Talk:Charlotteville Township, Ontario

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Charlotteville Township History

Charlotteville’s earliest known inhabitants, from around the year 1000 for possibly 300-350 years later were the Algonquin nation. They were noted flint-workers and evidence of the skill in crafting arrowheads is still to be found in open worked field areas throughout the centre of the township. The next wave of inhabitants were the Attawandaron nation, the Neutrals, who occupied the region from about 1350 until their absorption by the Iroquois 300 years later. The last significant native nation to occupy the area was the Mississaugas.

The first Caucasian settlers in Charlotteville were the United Empire Loyalist settlers from the original Port Ryerse landing point just prior to the year 1800. The name Charlotteville was taken from the short-lived military post and would-be regional administration centre established at the brow of Turkey Point hill, 420 42' 02" N and 800 19' 36" W, overlooking Long Point Bay, in the late 1700s. The fort, in turn, was named after Queen Charlotte, wife of King George III, the ruling monarch at the time.

Charlotteville, roughly 100 square miles or 64,000 acres, was surveyed by the Walsh/Welch family, with the work completed by 1805. The township was laid out, nine miles wide, back from the nominal shoreline of Lake Erie, bounded by the Township of Woodhouse on the east and the townships of South Walsingham and North Walsingham on the west. On a 2.25-mile spacing between the two Town Lines were the two Quarter Lines and the Centre Line, now known as the Turkey Point road, running northwards, from Turkey Point, through Charlotteville Centre and on to the north boundary with the townships of Middleton and Windham which is now Ontario Highway #3.

Perpendicular to the line roads was a series of twelve concession roads, spaced seven-eighths of a mile apart, from the Lake Erie shore, back to the north boundary. Because the rectangular grid system was based on the nominal bearing of the Lake Erie shoreline between Port Dover and Port Rowan, the system is actually rotated 30 degrees counterclockwise from the true compass bearing. For example, driving south from Walsh to Turkey Point, the true compass bearing is 150 degrees, not 180 degrees.

The Township of Charlotteville became an incorporated municipality within the County of Norfolk, in 1850. Because of its convenient central location, Charlotteville Centre, now known as Walsh, was designated the administrative centre. The Township Hall building, constructed at a cost of $700 in 1868 still stands. In later years, the township seat administrative function was relocated to the larger village of Vittoria, four miles to the southeast.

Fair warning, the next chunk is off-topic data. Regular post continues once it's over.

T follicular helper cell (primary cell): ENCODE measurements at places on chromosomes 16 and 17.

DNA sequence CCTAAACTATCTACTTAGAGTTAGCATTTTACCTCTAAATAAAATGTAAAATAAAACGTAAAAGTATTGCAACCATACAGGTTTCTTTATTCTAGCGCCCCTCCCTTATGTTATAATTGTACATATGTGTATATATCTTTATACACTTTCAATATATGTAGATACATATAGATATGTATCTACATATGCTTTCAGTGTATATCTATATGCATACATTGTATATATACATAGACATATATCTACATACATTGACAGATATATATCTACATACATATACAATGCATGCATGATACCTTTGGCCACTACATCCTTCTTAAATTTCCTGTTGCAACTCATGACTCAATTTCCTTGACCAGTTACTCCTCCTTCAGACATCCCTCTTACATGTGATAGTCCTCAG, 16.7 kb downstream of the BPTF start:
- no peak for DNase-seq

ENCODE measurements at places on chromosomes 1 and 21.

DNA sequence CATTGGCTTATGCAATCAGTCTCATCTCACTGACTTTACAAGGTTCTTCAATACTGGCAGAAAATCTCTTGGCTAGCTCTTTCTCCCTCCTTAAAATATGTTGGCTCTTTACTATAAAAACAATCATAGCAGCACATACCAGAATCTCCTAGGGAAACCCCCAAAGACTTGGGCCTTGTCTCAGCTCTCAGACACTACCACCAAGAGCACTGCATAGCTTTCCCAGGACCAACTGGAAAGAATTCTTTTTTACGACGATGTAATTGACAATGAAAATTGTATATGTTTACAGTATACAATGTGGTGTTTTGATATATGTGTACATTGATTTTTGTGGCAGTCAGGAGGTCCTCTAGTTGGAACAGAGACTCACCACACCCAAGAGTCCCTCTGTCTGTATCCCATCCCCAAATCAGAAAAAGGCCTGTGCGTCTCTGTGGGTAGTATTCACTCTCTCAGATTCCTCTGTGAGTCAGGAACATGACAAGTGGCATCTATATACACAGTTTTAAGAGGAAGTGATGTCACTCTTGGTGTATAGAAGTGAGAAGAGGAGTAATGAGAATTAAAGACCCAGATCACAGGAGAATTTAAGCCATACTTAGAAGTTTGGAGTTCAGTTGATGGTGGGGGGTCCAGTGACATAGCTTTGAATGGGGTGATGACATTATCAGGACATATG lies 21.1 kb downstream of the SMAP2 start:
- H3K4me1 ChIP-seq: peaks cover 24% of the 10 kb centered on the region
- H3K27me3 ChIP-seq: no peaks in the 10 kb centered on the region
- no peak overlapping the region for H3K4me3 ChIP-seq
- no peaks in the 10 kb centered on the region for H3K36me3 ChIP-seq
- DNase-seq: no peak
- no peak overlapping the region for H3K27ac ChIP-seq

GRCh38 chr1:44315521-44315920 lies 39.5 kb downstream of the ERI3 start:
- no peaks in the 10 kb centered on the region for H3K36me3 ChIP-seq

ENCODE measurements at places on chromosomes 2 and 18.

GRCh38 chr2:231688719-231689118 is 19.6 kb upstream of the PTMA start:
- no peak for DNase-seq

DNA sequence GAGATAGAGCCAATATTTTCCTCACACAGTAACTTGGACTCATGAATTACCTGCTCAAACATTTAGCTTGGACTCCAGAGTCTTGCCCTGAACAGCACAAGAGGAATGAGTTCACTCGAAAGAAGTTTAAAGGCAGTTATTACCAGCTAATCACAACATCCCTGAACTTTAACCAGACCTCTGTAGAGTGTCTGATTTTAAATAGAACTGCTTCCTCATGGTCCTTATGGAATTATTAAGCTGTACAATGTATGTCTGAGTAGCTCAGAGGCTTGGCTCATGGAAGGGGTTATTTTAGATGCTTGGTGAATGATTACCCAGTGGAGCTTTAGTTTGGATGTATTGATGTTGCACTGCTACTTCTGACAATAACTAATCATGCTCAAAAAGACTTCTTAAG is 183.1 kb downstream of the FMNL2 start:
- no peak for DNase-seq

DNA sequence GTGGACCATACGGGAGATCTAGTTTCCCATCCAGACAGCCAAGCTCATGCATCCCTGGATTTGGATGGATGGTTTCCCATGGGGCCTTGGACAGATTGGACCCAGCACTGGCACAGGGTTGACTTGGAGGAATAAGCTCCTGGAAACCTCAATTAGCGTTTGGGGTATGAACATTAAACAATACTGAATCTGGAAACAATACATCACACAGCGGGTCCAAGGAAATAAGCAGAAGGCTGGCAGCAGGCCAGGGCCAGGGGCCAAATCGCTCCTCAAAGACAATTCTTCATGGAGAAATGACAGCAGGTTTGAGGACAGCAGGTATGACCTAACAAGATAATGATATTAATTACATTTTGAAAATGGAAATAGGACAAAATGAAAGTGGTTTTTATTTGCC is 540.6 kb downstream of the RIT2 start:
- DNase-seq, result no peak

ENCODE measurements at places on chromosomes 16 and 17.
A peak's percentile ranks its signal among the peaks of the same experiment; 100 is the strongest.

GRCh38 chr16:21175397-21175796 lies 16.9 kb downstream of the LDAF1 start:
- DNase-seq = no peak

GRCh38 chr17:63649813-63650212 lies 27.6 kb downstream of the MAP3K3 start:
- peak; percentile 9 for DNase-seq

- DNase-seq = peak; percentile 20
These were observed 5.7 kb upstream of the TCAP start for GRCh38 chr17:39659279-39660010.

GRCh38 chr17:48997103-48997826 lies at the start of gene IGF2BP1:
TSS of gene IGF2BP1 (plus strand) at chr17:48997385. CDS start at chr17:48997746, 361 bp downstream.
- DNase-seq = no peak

In addition to the rectangular road grid, the Township was also served by the South Norfolk Railway which crossed from Simcoe to Port Rowan with Charlotteville service provided through stations located in Vittoria 420 45' 57" N and 800 19' 24" W, Walsh Station 420 44' 05" N and 800 21' 50" W and Forestville 420 42' 10" N and 800 23' 26" W. The line was constructed and opened in 1888 and remained in full service, with the Grand Trunk Railway and later Canadian National Railways succeeding the SNR, until 1957 when passenger service was discontinued. Freight service ended in 1962 and the tracks were removed in 1965.

As the Township population grew during the middle decades of the nineteenth century, a system of public elementary schools was developed, with fourteen one- and two-room school buildings distributed around the township. The rationalization process, begun as the post-war baby boomers entered the school system in the late 1950s, led to centralization in four multi-room facilities: Vittoria 420 45' 50" N and 800 19' 15" W, Forestville 420 41' 44" N and 800 23' 09" W, Lynedoch and Walsh.

Although Charlotteville never had a secondary school within its boundaries, elementary school graduates were well-served by high schools within Norfolk County: first in Simcoe (1898) and Delhi (1910) and later in Port Dover, beginning in 1962 and later Valley Heights south of Langton in 1971.

The township encouraged students aspiring to post secondary education by providing the Charlotteville Bursary for many years. One was awarded each year, to the highest academically standing Charlotteville resident graduating from Grade 13, regardless of the county high school attended. The value of the bursary was equal to that of the much coveted provincial Ontario Scholarship.

After nearly 125 years as an incorporated municipality, the Township of Charlotteville ceased to exist when it was dissolved in Ontario’s transition to regional government in 1974. Norfolk Country was merged with Haldimand County to the east, to form the new Regional Municipality of Haldimand-Norfolk and Charlotteville was dissolved into the newly created Township of Delhi.